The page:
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Soldier killed on Turkish-Syrian border as tensions escalate

Kurdish-Turkish tensions continue to escalate as HDP leader warns of civil war
Turkish President Tayyip Erdogan (2nd R) and Prime Minister Ahmet Davutoglu (L) offer prayers during the funeral of a killed soldier, at Kocatepe Mosque in Ankara, on 10 September 2015 (AFP)

A Turkish soldier deployed on the border with Syria was killed early on Thursday by fire from Syrian territory, the Dogan news agency reported.

The soldier, 21, was standing guard in the Reyhanli district of the Hatay region of southern Turkey when he was hit by fire from the Syrian side of the border.

Despite efforts to save him, the soldier died in hospital, Dogan said, quoting a statement from the regional governor.

Two Turkish soldiers have been killed since late July in fire from Syria in incidents blamed on militants from the Islamic State (IS).

Another soldier was abducted on 1 September and has not been heard of since.

It was not immediately clear which of the many groups fighting in northern Syria was behind in the current incident.

After months of hesitation, Turkey has fully joined the US-led coalition against IS, carrying out airstrikes against its targets for the first time. IS has released a video threatening to kill Erdogan for "treachery" and "“selling the country to the US and Western powers”.

Kurdish-Turkish tensions

Meanwhile, Turkish prosecutors have opened a criminal investigation into Selahattin Demirtas, the co-chair of the pro-Kurdish People's Democratic Party (HDP), as tensions continue to escalate amid a bloody conflict with outlawed Kurdish militants.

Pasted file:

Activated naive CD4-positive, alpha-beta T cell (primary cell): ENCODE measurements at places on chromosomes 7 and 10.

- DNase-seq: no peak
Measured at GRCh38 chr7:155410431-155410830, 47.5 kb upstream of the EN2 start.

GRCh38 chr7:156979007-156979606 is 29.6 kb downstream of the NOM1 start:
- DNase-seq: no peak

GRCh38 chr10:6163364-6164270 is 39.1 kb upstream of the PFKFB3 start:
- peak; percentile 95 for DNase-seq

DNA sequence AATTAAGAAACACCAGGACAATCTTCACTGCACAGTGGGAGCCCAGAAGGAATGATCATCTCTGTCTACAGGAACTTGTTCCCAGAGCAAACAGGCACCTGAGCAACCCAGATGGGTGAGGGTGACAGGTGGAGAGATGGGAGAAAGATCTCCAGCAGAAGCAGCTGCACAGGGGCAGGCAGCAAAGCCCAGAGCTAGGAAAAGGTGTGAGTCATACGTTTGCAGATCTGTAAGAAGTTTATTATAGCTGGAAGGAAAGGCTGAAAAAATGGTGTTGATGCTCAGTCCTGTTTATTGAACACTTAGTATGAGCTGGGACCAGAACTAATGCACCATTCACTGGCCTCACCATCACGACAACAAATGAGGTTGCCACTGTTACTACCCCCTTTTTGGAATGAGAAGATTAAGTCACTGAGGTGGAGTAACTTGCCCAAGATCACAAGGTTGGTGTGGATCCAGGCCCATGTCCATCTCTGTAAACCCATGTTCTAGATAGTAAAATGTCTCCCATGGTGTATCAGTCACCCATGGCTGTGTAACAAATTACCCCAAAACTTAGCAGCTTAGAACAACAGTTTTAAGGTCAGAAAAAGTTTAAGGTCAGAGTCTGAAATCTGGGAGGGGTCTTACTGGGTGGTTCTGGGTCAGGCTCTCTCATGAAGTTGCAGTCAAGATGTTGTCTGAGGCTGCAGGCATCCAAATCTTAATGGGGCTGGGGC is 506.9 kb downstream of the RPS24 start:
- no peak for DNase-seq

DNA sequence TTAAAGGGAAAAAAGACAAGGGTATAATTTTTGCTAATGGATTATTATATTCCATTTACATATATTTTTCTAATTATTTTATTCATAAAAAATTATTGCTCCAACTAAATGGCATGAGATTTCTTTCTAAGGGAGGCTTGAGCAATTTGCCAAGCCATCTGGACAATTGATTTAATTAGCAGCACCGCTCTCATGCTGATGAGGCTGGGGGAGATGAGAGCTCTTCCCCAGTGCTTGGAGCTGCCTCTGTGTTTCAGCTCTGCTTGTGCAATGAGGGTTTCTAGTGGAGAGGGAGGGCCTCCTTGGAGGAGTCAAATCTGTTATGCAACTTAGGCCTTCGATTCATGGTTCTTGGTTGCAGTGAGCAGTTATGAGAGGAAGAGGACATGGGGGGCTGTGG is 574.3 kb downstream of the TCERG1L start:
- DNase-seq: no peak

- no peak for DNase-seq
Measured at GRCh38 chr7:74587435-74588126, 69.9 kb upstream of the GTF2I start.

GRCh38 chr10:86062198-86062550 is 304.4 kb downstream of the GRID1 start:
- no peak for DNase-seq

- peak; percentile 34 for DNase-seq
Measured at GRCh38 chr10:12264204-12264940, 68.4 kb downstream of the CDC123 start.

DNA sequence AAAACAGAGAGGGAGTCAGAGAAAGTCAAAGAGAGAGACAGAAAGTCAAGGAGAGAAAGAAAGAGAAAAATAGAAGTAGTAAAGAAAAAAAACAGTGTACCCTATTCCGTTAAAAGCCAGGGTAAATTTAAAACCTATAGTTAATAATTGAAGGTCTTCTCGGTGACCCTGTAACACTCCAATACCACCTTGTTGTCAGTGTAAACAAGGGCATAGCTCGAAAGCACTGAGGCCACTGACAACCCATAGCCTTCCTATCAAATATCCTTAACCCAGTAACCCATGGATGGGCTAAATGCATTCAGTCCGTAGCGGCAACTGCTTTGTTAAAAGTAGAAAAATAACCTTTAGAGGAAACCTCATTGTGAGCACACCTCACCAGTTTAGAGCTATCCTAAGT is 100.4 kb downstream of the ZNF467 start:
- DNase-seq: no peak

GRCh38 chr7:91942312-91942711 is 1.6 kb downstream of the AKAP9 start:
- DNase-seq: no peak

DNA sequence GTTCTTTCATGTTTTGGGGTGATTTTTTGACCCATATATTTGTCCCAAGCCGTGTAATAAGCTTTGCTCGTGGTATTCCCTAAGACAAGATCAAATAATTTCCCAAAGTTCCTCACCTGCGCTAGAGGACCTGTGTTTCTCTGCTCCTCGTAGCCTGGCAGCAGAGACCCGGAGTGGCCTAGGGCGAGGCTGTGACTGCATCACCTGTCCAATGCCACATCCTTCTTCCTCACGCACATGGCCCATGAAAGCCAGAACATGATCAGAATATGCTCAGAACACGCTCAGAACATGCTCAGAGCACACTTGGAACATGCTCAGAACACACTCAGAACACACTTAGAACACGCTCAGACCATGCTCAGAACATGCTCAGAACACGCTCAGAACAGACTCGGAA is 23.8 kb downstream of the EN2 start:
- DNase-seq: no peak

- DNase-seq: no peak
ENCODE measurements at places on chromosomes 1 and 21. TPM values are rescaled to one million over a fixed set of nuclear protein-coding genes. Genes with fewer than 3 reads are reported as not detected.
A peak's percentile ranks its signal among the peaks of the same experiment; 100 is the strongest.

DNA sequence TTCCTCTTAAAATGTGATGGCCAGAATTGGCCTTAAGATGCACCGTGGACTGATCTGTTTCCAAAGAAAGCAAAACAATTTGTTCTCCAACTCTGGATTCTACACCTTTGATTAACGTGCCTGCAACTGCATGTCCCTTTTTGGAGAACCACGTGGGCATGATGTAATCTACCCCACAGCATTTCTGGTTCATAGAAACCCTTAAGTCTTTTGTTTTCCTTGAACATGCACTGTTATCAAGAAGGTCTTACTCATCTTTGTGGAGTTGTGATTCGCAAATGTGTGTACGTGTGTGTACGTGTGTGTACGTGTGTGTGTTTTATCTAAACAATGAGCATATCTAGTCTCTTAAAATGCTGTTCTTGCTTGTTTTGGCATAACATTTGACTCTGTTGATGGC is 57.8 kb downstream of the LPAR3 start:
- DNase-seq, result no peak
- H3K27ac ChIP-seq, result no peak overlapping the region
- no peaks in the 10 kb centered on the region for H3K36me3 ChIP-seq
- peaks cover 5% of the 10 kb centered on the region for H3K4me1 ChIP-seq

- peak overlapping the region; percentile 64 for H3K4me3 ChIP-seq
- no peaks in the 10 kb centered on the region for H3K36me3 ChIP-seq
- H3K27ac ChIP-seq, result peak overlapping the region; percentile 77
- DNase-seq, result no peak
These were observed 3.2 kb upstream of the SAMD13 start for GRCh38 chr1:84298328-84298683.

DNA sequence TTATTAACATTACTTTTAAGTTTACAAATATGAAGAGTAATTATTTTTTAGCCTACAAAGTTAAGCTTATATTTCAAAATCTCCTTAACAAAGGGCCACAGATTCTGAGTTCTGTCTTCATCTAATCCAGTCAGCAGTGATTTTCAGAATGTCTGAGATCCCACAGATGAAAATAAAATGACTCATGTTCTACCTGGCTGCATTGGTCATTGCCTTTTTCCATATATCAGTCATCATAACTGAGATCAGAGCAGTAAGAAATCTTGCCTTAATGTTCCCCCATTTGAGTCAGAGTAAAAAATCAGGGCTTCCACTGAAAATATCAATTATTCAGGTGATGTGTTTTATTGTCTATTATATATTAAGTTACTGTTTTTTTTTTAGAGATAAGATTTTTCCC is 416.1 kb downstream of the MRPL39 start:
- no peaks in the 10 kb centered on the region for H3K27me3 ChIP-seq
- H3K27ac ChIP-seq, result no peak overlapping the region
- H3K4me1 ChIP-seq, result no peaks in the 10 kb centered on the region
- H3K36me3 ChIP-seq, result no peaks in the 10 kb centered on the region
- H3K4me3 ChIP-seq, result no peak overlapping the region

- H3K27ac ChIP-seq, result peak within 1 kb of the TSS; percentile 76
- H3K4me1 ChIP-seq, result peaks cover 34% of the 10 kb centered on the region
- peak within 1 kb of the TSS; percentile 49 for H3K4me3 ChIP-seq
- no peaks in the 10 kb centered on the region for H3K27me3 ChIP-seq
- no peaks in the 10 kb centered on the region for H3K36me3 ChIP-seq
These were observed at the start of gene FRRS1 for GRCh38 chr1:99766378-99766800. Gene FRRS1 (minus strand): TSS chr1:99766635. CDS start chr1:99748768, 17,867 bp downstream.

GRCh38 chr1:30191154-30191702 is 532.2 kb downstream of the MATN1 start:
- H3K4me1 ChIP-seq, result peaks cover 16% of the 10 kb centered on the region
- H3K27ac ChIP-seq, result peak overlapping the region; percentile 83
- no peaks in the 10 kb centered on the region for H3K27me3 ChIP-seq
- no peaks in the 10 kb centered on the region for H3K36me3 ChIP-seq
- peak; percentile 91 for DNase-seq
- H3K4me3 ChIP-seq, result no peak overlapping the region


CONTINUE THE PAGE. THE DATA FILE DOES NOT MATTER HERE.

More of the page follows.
The state prosecutor in the predominantly Kurdish province of Diyarbakir opened an investigation into Demirtas on charges ranging from humiliating the Turkish people to insulting the president and producing propaganda for a terrorist organisation, DHA, Turkey’s main secular news agency, reported late on Wednesday.

Tensions have risen sharply in Turkey in the past few days, as the government presses a major military operation against Kurdistan Workers' Party (PKK) fighters, and the armed group strikes out with daily attacks against the army and police.

On Tuesday night, thousands of demonstrators took to the streets of Ankara and other cities to condemn the increasingly bloody PKK assaults in the east, where two attacks killed 29 soldiers and police between Sunday and Tuesday.

Some demonstrators took aim at the HDP, whom they accuse of collaborating with the PKK, setting fire to a room in the party's headquarters in Ankara and also setting an office in the southern city of Alanya alight. Turkish media said 93 people were detained in Istanbul alone over the attacks.

HDP leader Demirtas denounced what he described as two nights of government-backed "lynching" of the party and warned of a civil war.

"We are facing a campaign of lynching," he said, laying the blame at the feet of President Recep Tayyip Erdogan and Prime Minister Ahmet Davutoglu.

"They want to create a civil war and the last two days have been rehearsals for this," he said.

Addressing a press conference in Ankara, Erdogan hit back, saying Demirtas was "mad" to talk of civil war. "If you side with terrorism you will have to suffer the consequences," said Erdogan